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Cybercriminals Focusing On Small Healthcare Providers in 2018

By Special Guest
Evan Kirstel, Chief Digital Evangelist and Cofounder, EviraHealth
February 07, 2018

Healthcare providers have become an easy target for cybercriminals in 2018.

With the increased implementation of Internet of Things (IoT) devices in healthcare, it has become simpler for cybercriminals to do damage. The 2017 Health Care Cyber Research Report stated 140 hacking events took place in 2017 and the number had risen 27% since 2016. Based on ongoing research, 2018 is going to see a continual rise in these cyber attacks because of potential vulnerabilities in the current setup.

The report also revealed the reason for these attacks on healthcare providers. It had to do with the use of ransomware as over 89% of all cases involved this type of attack on healthcare devices. For example, the six biggest healthcare-related cyber attacks were ransomware events. This has made it a pointed concern for lead officials who are investigating the issues and looking to close potential gaps in the system.

New Targets For Cybercriminals
2018 is going to be the year of low-hanging fruit for cybercriminals as the healthcare organizations with more resources tighten things up.

In 2016-2017, cybercriminals set their sights on the big players in healthcare such as Anthem, Banner Health, and Premera Blue Cross to name a few. However, those targets have become harder to penetrate and have set up significant defences to ensure cybercriminals are kept out. Instead, cybercriminals are looking to go after smaller healthcare providers who might not have the means to thwart vicious attacks on their IoT devices.

Why are they willing to go after smaller healthcare providers?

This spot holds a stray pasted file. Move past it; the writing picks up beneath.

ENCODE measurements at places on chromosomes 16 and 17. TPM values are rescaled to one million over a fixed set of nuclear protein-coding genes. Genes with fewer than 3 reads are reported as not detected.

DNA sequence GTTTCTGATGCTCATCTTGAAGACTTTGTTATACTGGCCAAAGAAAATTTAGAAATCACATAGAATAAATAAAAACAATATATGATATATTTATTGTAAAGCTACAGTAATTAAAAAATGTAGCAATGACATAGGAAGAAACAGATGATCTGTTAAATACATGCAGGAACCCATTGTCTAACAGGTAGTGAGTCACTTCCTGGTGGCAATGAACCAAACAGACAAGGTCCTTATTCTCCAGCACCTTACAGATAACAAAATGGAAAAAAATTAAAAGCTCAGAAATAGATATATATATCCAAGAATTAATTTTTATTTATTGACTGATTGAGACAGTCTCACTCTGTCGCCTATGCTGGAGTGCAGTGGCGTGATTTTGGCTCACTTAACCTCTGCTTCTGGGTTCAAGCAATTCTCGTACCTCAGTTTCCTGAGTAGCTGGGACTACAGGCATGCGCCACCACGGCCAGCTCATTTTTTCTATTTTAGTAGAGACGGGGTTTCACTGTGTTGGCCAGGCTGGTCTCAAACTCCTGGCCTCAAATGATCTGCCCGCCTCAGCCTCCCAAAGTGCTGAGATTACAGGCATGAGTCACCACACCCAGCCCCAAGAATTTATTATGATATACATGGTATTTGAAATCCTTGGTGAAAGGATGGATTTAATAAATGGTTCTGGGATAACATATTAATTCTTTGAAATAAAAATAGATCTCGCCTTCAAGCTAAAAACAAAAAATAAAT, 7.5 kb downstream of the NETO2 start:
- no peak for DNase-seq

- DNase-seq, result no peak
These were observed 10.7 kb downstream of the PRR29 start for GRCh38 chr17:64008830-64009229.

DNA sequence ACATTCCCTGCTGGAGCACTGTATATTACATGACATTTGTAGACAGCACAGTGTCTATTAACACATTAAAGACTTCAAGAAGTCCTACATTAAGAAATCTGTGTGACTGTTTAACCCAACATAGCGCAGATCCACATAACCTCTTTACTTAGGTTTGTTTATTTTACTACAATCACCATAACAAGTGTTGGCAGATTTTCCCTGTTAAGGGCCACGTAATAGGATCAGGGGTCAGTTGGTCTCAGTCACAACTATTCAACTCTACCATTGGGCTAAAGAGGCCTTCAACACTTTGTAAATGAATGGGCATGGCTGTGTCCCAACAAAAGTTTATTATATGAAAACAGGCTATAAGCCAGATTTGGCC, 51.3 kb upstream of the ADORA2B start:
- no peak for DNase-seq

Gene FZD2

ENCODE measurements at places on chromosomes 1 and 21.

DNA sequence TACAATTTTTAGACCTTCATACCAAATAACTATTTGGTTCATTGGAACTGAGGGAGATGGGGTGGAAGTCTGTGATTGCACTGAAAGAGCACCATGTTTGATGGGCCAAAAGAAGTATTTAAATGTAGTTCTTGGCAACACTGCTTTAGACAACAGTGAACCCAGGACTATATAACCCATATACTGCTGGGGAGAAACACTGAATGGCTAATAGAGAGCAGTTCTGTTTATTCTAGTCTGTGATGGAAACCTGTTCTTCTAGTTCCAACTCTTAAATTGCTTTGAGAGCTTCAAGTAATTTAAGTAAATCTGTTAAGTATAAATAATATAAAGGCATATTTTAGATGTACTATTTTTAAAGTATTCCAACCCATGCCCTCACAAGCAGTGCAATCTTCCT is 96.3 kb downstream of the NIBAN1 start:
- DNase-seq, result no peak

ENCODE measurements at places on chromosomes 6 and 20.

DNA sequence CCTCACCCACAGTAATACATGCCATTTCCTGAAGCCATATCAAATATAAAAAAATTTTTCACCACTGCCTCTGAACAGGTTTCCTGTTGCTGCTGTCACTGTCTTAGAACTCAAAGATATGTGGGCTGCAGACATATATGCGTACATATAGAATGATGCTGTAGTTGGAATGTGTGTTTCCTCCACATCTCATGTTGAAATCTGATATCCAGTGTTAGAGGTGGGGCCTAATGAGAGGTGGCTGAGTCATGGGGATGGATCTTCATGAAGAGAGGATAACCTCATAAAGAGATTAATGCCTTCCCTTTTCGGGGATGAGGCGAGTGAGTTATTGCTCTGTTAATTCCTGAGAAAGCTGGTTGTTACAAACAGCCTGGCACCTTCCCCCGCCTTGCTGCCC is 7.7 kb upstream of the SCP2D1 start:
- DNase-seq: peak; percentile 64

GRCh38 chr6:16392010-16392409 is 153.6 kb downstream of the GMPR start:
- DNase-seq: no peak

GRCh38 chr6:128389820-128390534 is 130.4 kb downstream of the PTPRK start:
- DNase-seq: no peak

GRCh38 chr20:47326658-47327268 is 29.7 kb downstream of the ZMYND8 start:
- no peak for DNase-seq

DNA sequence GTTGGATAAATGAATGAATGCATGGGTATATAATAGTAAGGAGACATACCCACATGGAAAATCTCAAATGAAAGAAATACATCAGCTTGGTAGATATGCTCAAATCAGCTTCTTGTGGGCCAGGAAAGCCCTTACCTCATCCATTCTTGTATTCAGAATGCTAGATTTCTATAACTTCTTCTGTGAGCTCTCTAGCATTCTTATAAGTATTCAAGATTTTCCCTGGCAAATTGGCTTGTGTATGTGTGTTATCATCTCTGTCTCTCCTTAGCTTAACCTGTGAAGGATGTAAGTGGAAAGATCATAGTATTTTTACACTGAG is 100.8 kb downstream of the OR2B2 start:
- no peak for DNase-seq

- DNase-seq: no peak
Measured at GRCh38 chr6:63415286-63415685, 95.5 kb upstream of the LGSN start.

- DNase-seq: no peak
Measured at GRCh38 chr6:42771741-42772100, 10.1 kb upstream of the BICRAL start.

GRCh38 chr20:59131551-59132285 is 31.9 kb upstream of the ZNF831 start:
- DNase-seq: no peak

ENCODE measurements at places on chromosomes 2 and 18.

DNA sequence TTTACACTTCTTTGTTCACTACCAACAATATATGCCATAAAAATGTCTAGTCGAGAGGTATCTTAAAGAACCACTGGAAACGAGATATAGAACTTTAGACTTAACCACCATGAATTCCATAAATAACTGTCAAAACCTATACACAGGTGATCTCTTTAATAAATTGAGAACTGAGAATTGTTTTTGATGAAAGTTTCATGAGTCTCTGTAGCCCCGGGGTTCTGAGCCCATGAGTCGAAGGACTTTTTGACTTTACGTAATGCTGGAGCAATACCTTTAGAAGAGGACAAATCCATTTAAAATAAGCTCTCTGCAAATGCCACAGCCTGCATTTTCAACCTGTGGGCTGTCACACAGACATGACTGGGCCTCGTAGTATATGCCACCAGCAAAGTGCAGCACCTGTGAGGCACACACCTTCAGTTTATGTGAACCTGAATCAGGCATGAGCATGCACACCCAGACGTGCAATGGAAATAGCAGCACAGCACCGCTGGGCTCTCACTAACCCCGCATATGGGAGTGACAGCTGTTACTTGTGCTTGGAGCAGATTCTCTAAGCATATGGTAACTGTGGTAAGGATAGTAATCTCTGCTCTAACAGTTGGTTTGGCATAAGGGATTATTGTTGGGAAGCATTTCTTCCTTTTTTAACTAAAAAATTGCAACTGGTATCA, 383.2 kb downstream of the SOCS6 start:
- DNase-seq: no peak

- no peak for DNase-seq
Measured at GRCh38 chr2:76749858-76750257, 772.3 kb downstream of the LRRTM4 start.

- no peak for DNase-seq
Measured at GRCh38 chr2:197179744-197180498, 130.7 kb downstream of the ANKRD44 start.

It has a lot to do with the lowered costs of building or managing ransomware. In the past, cyber criminals often resorted to going after the top players because it was cost-efficient for them, with larger return on effort/time. However, with ongoing development in ransomware technology, it has become easier to manage the hacks and get value out of going after the smaller industry players.

Who are the new targets going to be?
The new targets are going to include a varied set of smaller institutions such as diagnostic laboratories, operating rooms, surgical centers, and even an average physician practice in your hometown.

Since these healthcare providers are using IoT devices to improve care and efficiency of their businesses, it has become easier to use ransomware to get through the front door. Cybercriminals see this as an opportunity to get what they are looking for without having to fight the improved defenses of the leading healthcare providers.

What are cybercriminals looking for?
Cybercriminals are looking to make money, they seek medical records and other personal and sensitive information as a means to extort money. If they get their hands on this information, they can put up a demand for ransom payments.

Experts believe small healthcare providers will have to stay vigilant and continue to report potential attacks to help ongoing investigations on cybercrime. These attacks will increase with time and it's essential that healthcare sector players of any size pay attention.

About the author: Evan Kirstel is a B2B tech influencer with 200K Twitter, 25K LinkedIn and 140K Instagram followers and he is an expert in growing social audience and leveraging social media as a B2B sales networking, lead generation and thought leadership tool. He is currently building an influencer network of fellow B2B thought leaders to help brands achieve massive visibility and scale across the social media landscape in areas like Mobile, Blockchain, Cloud, 5G, and IoT.  Visit evankirstel.com and evirahealth.com for more. 

Editor's note: This article originally appeared on LinkedIn




Edited by Ken Briodagh


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